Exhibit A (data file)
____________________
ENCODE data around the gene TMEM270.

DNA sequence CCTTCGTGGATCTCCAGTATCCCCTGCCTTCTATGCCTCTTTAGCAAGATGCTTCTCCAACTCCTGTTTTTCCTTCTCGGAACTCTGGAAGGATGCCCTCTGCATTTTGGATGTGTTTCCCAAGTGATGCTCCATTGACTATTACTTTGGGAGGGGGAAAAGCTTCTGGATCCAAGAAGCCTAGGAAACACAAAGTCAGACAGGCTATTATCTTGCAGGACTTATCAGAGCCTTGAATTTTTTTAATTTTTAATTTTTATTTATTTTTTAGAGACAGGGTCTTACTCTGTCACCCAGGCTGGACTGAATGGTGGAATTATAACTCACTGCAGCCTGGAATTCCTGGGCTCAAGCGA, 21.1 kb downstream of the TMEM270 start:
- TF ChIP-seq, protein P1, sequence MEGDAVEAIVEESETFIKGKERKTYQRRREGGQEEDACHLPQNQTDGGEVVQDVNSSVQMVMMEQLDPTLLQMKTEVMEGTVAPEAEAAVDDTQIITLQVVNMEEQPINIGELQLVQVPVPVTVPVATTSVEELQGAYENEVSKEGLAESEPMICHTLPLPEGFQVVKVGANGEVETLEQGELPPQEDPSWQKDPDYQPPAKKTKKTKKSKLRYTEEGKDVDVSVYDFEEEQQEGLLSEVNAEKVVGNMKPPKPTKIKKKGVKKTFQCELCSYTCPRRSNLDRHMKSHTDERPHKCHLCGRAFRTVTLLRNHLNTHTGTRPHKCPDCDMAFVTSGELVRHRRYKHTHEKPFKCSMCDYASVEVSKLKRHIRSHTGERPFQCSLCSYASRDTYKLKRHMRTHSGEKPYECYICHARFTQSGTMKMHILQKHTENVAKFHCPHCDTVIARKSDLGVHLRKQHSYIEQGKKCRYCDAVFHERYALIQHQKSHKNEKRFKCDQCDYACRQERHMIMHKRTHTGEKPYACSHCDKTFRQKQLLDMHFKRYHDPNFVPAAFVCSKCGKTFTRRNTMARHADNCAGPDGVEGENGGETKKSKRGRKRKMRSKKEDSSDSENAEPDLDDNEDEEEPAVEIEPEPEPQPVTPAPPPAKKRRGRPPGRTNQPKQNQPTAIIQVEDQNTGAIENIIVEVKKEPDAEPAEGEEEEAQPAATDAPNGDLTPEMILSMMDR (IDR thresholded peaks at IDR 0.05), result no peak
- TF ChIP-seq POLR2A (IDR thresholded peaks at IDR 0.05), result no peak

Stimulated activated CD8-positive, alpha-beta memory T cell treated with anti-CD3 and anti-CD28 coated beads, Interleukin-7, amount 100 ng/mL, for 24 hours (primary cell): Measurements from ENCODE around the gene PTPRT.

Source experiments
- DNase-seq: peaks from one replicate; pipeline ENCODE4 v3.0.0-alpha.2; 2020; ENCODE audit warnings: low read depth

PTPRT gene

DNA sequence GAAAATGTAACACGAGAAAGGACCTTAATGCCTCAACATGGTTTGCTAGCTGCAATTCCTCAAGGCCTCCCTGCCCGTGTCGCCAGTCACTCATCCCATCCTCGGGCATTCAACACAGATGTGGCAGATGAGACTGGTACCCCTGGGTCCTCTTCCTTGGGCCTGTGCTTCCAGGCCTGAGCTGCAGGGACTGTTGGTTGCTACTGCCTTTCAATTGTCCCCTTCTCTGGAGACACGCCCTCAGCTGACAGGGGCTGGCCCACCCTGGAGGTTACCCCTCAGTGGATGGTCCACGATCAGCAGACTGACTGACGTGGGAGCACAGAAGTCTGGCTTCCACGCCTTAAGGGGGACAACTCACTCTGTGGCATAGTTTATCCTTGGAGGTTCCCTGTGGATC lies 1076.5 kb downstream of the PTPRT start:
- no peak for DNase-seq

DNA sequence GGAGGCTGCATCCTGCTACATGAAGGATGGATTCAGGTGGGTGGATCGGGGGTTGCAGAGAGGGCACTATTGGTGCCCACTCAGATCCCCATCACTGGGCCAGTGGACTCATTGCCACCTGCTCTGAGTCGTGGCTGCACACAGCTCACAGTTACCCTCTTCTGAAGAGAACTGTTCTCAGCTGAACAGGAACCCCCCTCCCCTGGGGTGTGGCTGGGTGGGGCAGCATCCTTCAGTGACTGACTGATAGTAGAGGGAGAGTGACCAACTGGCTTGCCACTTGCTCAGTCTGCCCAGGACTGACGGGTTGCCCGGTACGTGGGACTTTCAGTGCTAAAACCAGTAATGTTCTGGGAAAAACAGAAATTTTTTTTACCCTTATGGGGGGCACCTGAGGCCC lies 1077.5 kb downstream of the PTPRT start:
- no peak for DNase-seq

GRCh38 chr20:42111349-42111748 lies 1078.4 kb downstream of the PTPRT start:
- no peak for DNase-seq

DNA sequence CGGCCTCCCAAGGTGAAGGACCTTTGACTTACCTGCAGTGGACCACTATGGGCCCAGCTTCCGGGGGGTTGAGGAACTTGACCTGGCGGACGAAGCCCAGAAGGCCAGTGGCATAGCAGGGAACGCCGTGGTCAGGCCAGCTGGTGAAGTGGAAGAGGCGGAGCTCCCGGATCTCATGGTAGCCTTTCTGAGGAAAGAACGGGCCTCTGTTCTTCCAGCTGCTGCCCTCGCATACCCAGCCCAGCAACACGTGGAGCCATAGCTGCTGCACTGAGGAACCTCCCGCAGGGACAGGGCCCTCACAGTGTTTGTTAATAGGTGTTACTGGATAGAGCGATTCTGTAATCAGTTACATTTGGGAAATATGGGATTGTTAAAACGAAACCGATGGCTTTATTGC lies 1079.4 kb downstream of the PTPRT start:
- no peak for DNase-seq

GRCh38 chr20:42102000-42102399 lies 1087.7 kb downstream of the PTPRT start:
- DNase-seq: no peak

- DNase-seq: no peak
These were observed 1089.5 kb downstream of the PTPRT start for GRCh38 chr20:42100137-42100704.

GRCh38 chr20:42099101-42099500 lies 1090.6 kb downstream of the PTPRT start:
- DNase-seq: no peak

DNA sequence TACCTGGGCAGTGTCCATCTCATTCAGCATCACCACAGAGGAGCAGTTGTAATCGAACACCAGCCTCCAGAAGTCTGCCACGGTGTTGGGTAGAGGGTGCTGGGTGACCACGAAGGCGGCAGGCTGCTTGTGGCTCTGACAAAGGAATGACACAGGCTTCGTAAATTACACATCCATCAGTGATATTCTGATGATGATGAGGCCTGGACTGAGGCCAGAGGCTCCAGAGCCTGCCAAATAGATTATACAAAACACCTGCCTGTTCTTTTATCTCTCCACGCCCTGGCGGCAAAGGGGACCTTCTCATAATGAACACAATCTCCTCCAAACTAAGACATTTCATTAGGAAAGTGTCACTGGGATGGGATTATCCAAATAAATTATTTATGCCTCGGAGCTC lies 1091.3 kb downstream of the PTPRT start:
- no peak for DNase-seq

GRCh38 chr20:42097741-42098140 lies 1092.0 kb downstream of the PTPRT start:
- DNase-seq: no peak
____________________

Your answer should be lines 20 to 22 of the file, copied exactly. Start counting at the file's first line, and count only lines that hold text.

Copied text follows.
These were observed 1089.5 kb downstream of the PTPRT start for GRCh38 chr20:42100137-42100704.

GRCh38 chr20:42099101-42099500 lies 1090.6 kb downstream of the PTPRT start:
- DNase-seq: no peak